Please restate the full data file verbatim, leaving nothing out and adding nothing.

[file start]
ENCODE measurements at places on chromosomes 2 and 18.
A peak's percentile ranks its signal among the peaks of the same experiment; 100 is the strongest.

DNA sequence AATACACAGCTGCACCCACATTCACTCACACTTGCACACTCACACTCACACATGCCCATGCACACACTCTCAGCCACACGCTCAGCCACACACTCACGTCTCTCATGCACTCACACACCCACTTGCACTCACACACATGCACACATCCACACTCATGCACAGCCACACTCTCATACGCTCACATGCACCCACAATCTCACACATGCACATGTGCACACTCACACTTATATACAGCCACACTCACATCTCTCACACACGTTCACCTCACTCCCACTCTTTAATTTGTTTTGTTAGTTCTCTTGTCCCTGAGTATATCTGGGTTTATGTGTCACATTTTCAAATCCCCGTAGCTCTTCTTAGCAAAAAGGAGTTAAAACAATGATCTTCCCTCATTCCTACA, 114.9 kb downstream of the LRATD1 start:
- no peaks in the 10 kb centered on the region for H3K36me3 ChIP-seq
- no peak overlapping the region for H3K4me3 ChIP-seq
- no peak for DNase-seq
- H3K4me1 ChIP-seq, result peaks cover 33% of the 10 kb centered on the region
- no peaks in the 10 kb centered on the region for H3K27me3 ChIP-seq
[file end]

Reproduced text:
ENCODE measurements at places on chromosomes 2 and 18.
A peak's percentile ranks its signal among the peaks of the same experiment; 100 is the strongest.

DNA sequence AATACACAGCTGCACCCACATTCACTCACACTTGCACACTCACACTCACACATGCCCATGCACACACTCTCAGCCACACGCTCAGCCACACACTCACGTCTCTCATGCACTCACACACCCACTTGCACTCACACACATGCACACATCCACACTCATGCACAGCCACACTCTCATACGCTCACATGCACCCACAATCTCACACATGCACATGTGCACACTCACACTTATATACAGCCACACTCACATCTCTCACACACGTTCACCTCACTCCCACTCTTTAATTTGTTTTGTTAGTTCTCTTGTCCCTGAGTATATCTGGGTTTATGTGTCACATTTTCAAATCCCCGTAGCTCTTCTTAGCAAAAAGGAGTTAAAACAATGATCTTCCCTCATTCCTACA, 114.9 kb downstream of the LRATD1 start:
- no peaks in the 10 kb centered on the region for H3K36me3 ChIP-seq
- no peak overlapping the region for H3K4me3 ChIP-seq
- no peak for DNase-seq
- H3K4me1 ChIP-seq, result peaks cover 33% of the 10 kb centered on the region
- no peaks in the 10 kb centered on the region for H3K27me3 ChIP-seq